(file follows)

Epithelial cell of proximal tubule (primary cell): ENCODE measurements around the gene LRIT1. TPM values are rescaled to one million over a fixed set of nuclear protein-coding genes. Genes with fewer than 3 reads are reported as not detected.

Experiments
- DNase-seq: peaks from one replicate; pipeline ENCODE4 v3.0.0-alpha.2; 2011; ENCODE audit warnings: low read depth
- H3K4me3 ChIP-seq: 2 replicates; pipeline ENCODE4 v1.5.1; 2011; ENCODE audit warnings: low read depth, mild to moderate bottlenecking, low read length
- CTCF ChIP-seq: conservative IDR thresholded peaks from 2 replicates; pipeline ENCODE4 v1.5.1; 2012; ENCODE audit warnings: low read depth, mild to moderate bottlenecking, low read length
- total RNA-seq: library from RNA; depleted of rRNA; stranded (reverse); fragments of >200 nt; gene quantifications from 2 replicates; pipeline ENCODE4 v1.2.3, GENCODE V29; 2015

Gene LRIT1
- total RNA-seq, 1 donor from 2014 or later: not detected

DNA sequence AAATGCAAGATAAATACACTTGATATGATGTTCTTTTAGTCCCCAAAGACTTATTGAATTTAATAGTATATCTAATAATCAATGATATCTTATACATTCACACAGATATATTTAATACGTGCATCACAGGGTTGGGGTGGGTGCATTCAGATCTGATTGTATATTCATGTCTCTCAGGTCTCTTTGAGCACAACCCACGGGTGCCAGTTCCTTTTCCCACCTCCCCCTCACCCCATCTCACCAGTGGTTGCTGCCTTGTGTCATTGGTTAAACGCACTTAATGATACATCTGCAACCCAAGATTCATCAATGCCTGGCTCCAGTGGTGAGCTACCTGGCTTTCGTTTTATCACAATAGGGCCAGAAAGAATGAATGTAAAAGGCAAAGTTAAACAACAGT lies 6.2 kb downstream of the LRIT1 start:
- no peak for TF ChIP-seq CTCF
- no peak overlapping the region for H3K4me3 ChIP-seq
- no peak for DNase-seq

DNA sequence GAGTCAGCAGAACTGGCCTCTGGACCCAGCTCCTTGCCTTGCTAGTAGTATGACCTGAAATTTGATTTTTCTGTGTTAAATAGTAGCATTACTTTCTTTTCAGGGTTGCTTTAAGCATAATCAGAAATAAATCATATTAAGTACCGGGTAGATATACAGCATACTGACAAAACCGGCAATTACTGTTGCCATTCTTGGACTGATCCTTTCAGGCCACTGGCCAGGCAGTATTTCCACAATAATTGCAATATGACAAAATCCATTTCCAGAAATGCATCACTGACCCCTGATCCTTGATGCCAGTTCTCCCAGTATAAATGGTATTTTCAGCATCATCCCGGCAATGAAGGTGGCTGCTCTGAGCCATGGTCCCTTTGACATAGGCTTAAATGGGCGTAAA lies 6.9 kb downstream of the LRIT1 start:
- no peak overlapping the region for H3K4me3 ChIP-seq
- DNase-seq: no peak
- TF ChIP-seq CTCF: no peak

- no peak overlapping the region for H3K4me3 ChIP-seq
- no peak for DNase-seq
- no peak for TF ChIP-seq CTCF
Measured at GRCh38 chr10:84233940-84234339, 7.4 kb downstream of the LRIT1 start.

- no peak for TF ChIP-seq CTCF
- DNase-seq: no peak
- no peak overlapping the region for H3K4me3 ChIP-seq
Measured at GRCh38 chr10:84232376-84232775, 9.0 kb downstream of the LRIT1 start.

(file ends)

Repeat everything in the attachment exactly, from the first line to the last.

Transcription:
Epithelial cell of proximal tubule (primary cell): ENCODE measurements around the gene LRIT1. TPM values are rescaled to one million over a fixed set of nuclear protein-coding genes. Genes with fewer than 3 reads are reported as not detected.

Experiments
- DNase-seq: peaks from one replicate; pipeline ENCODE4 v3.0.0-alpha.2; 2011; ENCODE audit warnings: low read depth
- H3K4me3 ChIP-seq: 2 replicates; pipeline ENCODE4 v1.5.1; 2011; ENCODE audit warnings: low read depth, mild to moderate bottlenecking, low read length
- CTCF ChIP-seq: conservative IDR thresholded peaks from 2 replicates; pipeline ENCODE4 v1.5.1; 2012; ENCODE audit warnings: low read depth, mild to moderate bottlenecking, low read length
- total RNA-seq: library from RNA; depleted of rRNA; stranded (reverse); fragments of >200 nt; gene quantifications from 2 replicates; pipeline ENCODE4 v1.2.3, GENCODE V29; 2015

Gene LRIT1
- total RNA-seq, 1 donor from 2014 or later: not detected

DNA sequence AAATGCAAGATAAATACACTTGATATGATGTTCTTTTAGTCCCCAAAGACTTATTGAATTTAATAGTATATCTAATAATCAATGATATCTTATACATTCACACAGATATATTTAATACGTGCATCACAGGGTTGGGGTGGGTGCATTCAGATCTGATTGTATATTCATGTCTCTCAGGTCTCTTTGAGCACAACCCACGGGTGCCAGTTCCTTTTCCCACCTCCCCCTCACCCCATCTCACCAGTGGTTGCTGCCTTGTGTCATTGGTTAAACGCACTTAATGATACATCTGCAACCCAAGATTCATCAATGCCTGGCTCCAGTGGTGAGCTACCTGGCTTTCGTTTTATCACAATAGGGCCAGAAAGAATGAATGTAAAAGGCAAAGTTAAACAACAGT lies 6.2 kb downstream of the LRIT1 start:
- no peak for TF ChIP-seq CTCF
- no peak overlapping the region for H3K4me3 ChIP-seq
- no peak for DNase-seq

DNA sequence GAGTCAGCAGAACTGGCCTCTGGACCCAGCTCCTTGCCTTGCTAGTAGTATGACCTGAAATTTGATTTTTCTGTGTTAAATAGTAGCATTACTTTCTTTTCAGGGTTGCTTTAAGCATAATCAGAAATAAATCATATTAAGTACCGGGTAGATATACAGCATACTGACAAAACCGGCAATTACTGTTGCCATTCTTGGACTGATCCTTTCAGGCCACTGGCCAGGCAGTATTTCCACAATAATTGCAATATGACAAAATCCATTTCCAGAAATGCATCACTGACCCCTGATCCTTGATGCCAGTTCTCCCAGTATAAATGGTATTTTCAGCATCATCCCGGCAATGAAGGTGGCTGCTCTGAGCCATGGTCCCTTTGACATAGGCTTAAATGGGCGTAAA lies 6.9 kb downstream of the LRIT1 start:
- no peak overlapping the region for H3K4me3 ChIP-seq
- DNase-seq: no peak
- TF ChIP-seq CTCF: no peak

- no peak overlapping the region for H3K4me3 ChIP-seq
- no peak for DNase-seq
- no peak for TF ChIP-seq CTCF
Measured at GRCh38 chr10:84233940-84234339, 7.4 kb downstream of the LRIT1 start.

- no peak for TF ChIP-seq CTCF
- DNase-seq: no peak
- no peak overlapping the region for H3K4me3 ChIP-seq
Measured at GRCh38 chr10:84232376-84232775, 9.0 kb downstream of the LRIT1 start.